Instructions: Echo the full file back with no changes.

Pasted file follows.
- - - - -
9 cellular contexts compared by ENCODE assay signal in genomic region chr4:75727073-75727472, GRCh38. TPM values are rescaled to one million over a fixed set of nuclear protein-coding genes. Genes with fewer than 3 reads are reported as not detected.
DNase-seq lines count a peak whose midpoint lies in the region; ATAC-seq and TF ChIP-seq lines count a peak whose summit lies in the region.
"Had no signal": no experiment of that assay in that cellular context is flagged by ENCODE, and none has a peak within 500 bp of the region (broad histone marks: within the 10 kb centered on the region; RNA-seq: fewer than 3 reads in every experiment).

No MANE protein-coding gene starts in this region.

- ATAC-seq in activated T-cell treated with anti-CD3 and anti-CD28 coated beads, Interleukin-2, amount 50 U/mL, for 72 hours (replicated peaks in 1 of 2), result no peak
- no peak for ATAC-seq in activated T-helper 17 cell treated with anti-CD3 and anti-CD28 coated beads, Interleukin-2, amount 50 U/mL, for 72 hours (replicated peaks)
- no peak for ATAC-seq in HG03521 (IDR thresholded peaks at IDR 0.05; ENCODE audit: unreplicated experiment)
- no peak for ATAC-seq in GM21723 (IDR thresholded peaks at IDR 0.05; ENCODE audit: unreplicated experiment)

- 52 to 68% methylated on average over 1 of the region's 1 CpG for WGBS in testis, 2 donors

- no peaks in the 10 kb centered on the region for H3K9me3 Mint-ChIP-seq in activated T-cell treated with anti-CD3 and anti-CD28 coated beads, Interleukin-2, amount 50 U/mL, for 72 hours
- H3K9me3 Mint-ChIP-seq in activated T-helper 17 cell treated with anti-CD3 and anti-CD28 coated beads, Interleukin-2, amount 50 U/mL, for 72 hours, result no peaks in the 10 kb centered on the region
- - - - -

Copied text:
9 cellular contexts compared by ENCODE assay signal in genomic region chr4:75727073-75727472, GRCh38. TPM values are rescaled to one million over a fixed set of nuclear protein-coding genes. Genes with fewer than 3 reads are reported as not detected.
DNase-seq lines count a peak whose midpoint lies in the region; ATAC-seq and TF ChIP-seq lines count a peak whose summit lies in the region.
"Had no signal": no experiment of that assay in that cellular context is flagged by ENCODE, and none has a peak within 500 bp of the region (broad histone marks: within the 10 kb centered on the region; RNA-seq: fewer than 3 reads in every experiment).

No MANE protein-coding gene starts in this region.

- ATAC-seq in activated T-cell treated with anti-CD3 and anti-CD28 coated beads, Interleukin-2, amount 50 U/mL, for 72 hours (replicated peaks in 1 of 2), result no peak
- no peak for ATAC-seq in activated T-helper 17 cell treated with anti-CD3 and anti-CD28 coated beads, Interleukin-2, amount 50 U/mL, for 72 hours (replicated peaks)
- no peak for ATAC-seq in HG03521 (IDR thresholded peaks at IDR 0.05; ENCODE audit: unreplicated experiment)
- no peak for ATAC-seq in GM21723 (IDR thresholded peaks at IDR 0.05; ENCODE audit: unreplicated experiment)

- 52 to 68% methylated on average over 1 of the region's 1 CpG for WGBS in testis, 2 donors

- no peaks in the 10 kb centered on the region for H3K9me3 Mint-ChIP-seq in activated T-cell treated with anti-CD3 and anti-CD28 coated beads, Interleukin-2, amount 50 U/mL, for 72 hours
- H3K9me3 Mint-ChIP-seq in activated T-helper 17 cell treated with anti-CD3 and anti-CD28 coated beads, Interleukin-2, amount 50 U/mL, for 72 hours, result no peaks in the 10 kb centered on the region